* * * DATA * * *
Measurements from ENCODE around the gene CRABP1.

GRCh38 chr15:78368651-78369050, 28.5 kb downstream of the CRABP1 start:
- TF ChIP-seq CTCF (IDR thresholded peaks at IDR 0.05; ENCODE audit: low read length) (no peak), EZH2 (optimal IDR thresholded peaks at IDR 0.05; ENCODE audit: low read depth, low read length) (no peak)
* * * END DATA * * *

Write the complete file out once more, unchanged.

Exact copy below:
Measurements from ENCODE around the gene CRABP1.

GRCh38 chr15:78368651-78369050, 28.5 kb downstream of the CRABP1 start:
- TF ChIP-seq CTCF (IDR thresholded peaks at IDR 0.05; ENCODE audit: low read length) (no peak), EZH2 (optimal IDR thresholded peaks at IDR 0.05; ENCODE audit: low read depth, low read length) (no peak)